African trypanosomes are lethal human and animal parasites that use antigenic variation for evasion of host adaptive immunity. To facilitate antigenic variation, trypanosomes dedicate approximately one third of their nuclear genome, including many minichromosomes, and possibly all sub-telomeres, to variant surface glycoprotein (VSG) genes and associated sequences. Antigenic variation requires transcription of a single VSG by RNA polymerase I (Pol-I), with silencing of other VSGs, and periodic switching of the expressed gene, typically via DNA recombination with duplicative translocation of a new VSG to the active site. Thus, telomeric location, epigenetic controls and monoallelic transcription by Pol-I at an extranucleolar site are prominent features of VSGs and their expression, with telomeres, chromatin structure and nuclear organization all making vitally important contributions to monoallelic VSG expression control and switching. We discuss VSG transcription, recombination and replication control within this chromosomal and sub-nuclear context.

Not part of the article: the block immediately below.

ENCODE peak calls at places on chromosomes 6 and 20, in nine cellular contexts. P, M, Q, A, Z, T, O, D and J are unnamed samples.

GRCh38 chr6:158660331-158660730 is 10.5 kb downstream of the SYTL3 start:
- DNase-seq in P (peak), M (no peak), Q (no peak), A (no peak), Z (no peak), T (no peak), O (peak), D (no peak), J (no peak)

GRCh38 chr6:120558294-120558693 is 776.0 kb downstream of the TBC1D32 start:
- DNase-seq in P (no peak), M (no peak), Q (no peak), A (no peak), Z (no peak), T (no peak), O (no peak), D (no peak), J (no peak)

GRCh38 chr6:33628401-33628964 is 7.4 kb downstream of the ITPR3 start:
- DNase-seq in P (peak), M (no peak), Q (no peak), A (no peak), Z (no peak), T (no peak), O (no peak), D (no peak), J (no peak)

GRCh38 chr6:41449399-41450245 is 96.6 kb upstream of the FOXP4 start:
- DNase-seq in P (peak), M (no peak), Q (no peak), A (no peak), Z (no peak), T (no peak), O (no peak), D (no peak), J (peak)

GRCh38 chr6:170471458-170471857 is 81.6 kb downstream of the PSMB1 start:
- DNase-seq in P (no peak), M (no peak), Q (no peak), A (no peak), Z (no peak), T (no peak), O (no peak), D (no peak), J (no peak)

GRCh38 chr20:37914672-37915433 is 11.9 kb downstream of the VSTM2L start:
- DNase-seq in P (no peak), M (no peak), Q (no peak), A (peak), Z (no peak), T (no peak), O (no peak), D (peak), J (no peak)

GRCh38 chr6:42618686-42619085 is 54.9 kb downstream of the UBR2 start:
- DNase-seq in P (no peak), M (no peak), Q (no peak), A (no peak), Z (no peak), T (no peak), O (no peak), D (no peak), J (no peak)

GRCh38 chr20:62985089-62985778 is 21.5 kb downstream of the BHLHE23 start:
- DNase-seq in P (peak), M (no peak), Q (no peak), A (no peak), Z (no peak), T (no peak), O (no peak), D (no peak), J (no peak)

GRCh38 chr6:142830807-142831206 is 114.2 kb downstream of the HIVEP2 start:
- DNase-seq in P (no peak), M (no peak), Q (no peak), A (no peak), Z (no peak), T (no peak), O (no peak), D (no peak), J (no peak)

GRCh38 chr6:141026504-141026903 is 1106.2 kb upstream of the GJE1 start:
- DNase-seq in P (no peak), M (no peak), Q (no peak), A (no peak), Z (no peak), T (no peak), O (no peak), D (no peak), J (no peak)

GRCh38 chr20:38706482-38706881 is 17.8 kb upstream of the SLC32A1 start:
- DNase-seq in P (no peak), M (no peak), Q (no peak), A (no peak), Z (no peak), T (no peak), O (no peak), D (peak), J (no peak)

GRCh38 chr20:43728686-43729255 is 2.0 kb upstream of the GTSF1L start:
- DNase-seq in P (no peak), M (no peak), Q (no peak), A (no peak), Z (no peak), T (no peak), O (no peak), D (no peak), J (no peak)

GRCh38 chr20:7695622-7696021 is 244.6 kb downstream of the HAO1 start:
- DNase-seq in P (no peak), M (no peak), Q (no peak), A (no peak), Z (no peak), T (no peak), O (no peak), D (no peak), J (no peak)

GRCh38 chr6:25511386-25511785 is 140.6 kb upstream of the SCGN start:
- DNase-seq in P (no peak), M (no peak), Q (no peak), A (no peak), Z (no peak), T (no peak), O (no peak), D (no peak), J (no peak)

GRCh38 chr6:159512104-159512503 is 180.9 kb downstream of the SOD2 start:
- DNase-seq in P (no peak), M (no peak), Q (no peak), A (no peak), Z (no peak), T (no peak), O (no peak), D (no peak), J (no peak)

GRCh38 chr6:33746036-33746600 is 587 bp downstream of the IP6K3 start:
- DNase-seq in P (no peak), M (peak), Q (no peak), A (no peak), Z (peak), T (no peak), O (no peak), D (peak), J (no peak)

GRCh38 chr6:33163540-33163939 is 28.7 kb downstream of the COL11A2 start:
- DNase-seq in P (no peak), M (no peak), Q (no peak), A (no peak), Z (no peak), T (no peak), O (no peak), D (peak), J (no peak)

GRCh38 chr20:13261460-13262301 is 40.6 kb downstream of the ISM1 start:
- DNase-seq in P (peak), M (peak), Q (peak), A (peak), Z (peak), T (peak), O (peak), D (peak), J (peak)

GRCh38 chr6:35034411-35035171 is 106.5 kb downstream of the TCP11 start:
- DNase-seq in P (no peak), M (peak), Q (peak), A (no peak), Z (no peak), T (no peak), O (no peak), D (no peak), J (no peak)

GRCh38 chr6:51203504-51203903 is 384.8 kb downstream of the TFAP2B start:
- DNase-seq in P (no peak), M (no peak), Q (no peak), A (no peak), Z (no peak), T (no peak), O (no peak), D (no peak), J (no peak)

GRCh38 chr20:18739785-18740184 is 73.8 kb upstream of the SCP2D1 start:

Glover, L., Hutchinson, S., Alsford, S., McCulloch, R., Field, M. C., & Horn, D. (2013). Antigenic variation in African trypanosomes: the importance of chromosomal and nuclear context in VSG expression control. Cellular Microbiology, 15(12), 1984-1993. https://doi.org/10.1111/cmi.12215